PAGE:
- Would it not be wiser for us to “lay up for [ourselves] treasures in heaven, where neither moth nor rust doth corrupt, and where thieves do not break through nor steal”? How do we do this? By following the example of the Savior, by incorporating His teachings in our daily lives, by truly loving God and our fellowman.
President Uchtdorf reminds us that wanting to live like the Savior is different from actually doing it. He then leads us through several examples of good things we can do in our lives and ways we can take it a step further and do something better.
- Good intentions are not enough. We must do. Even more important, we must become what Heavenly Father wants us to be. Declaring our testimony of the gospel is good, but being a living example of the restored gospel is better. Wishing to be more faithful to our covenants is good; actually being faithful to sacred covenants—including living a virtuous life, paying our tithes and offerings, keeping the Word of Wisdom, and serving those in need—is much better. Announcing that we will dedicate more time for family prayer, scripture study, and wholesome family activities is good; but actually doing all these things steadily will bring heavenly blessings to our lives.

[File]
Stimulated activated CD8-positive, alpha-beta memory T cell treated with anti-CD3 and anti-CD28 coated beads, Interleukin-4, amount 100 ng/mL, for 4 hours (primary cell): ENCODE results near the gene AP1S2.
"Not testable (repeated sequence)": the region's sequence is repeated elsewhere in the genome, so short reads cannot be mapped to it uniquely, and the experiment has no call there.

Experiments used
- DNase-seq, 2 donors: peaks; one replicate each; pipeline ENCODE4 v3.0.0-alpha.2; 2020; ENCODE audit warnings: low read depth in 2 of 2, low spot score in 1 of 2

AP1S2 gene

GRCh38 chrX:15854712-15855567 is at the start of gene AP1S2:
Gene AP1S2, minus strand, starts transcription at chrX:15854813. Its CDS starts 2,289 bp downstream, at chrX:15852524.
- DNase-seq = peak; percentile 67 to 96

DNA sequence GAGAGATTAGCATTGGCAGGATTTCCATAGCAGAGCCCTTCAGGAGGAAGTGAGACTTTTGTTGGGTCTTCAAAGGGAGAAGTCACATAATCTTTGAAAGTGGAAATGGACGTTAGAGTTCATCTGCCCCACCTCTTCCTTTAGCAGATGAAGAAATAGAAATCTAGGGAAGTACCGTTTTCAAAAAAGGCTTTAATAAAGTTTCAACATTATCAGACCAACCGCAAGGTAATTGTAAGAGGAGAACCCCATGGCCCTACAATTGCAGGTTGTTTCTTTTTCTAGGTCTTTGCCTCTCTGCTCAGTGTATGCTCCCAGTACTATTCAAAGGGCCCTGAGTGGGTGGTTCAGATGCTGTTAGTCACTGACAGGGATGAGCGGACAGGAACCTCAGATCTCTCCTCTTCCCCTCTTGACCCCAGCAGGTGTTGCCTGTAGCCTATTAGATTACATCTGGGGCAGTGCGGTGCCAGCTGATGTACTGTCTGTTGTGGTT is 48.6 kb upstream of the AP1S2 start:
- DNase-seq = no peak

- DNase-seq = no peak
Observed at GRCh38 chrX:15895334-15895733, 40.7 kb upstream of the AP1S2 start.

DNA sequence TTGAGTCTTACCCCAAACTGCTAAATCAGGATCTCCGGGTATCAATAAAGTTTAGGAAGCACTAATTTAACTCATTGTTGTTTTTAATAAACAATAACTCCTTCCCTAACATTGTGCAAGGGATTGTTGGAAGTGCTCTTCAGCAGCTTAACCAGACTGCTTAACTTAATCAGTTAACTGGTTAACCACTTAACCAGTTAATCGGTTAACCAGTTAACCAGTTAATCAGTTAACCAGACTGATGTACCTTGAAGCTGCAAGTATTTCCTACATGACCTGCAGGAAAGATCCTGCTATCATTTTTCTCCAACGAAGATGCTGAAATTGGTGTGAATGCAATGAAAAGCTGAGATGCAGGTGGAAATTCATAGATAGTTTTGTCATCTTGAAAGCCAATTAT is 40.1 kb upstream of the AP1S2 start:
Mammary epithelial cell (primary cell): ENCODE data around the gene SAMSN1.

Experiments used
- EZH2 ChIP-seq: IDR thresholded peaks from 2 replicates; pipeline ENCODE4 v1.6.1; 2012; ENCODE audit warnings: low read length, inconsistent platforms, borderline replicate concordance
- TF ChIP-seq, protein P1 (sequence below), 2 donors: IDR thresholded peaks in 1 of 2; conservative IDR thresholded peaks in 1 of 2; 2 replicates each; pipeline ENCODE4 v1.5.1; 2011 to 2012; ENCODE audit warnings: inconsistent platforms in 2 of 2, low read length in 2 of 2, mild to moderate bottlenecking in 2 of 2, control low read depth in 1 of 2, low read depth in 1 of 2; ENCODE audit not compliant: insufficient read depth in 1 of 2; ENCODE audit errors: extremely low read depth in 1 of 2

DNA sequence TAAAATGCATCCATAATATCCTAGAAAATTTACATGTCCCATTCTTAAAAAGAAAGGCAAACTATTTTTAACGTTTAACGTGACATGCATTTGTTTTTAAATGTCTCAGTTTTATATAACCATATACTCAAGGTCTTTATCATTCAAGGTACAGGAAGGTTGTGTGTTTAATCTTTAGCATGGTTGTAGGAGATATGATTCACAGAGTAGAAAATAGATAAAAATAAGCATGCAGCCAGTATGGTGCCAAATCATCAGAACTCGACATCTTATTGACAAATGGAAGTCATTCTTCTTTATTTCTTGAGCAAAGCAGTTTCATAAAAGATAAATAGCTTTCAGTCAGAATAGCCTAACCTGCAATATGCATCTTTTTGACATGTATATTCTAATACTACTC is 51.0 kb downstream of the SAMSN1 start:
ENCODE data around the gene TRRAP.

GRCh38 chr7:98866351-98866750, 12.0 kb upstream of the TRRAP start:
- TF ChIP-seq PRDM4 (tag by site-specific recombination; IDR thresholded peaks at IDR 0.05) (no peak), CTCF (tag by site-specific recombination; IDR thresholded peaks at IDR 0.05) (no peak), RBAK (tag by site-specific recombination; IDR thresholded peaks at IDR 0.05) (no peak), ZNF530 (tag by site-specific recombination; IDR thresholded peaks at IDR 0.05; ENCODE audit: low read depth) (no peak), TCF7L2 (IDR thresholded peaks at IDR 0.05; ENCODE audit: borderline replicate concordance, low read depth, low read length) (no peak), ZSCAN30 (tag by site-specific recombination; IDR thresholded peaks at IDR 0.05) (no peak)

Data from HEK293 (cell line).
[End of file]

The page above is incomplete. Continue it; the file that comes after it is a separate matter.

He shares a great definition of discipleship. I started this blog with a desire to learn to be a better disciple of the Savior. This definition is a good way to gauge my progress.
- Discipleship is the pursuit of holiness and happiness. It is the path to our best and happiest self. Let us resolve to follow the Savior and work with diligence to become the person we were designed to become.
I Wish I Had Let Myself Be Happier
- The older we get, the more we look back and realize that external circumstances don’t really matter or determine our happiness. We do matter. We determine our happiness. You and I are ultimately in charge of our own happiness.
He discusses living in the moment rather than being focused on the outcome.